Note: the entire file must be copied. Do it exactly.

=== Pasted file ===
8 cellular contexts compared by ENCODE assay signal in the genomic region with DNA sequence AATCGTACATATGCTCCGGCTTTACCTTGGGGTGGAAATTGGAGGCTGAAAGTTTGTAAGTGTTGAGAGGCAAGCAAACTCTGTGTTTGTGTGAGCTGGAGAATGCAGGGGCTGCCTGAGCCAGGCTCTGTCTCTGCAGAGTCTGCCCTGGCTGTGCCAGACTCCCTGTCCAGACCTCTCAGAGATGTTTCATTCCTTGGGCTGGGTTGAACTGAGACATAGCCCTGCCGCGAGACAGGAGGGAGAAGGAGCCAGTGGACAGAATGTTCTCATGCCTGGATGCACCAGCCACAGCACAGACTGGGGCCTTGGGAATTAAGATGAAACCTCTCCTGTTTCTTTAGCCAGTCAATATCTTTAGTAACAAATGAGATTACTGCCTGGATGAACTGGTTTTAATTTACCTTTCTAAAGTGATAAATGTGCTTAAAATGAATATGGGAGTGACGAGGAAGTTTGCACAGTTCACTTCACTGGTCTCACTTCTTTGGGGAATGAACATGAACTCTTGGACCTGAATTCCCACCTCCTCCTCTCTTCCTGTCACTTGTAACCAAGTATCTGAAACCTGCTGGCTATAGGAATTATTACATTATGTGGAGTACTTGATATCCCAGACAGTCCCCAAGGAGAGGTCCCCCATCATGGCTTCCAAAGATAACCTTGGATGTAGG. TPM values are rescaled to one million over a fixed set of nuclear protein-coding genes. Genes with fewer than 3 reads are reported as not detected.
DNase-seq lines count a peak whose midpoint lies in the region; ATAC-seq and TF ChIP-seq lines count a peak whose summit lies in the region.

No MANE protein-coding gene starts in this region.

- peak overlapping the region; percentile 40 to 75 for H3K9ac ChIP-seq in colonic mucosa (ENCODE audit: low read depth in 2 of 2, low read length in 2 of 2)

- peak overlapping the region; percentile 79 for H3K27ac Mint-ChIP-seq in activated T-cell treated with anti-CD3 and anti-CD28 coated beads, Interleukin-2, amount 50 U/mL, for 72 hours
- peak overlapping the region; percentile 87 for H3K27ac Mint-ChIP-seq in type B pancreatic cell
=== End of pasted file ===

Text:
8 cellular contexts compared by ENCODE assay signal in the genomic region with DNA sequence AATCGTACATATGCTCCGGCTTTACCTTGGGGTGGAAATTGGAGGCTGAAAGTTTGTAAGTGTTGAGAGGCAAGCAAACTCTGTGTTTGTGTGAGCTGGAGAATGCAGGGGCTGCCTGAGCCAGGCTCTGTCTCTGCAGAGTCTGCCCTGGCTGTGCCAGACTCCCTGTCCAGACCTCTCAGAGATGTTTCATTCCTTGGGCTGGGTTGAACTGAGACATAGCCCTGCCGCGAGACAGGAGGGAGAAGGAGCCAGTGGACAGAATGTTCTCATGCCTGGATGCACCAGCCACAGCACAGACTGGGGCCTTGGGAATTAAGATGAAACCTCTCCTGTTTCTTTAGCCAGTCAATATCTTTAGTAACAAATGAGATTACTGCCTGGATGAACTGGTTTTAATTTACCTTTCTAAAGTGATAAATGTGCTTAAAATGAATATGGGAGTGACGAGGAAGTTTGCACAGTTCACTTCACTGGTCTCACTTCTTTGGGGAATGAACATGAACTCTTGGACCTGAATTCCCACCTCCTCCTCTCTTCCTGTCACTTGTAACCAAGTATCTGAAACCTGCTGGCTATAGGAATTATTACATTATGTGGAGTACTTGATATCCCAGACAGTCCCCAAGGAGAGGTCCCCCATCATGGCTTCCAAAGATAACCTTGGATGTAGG. TPM values are rescaled to one million over a fixed set of nuclear protein-coding genes. Genes with fewer than 3 reads are reported as not detected.
DNase-seq lines count a peak whose midpoint lies in the region; ATAC-seq and TF ChIP-seq lines count a peak whose summit lies in the region.

No MANE protein-coding gene starts in this region.

- peak overlapping the region; percentile 40 to 75 for H3K9ac ChIP-seq in colonic mucosa (ENCODE audit: low read depth in 2 of 2, low read length in 2 of 2)

- peak overlapping the region; percentile 79 for H3K27ac Mint-ChIP-seq in activated T-cell treated with anti-CD3 and anti-CD28 coated beads, Interleukin-2, amount 50 U/mL, for 72 hours
- peak overlapping the region; percentile 87 for H3K27ac Mint-ChIP-seq in type B pancreatic cell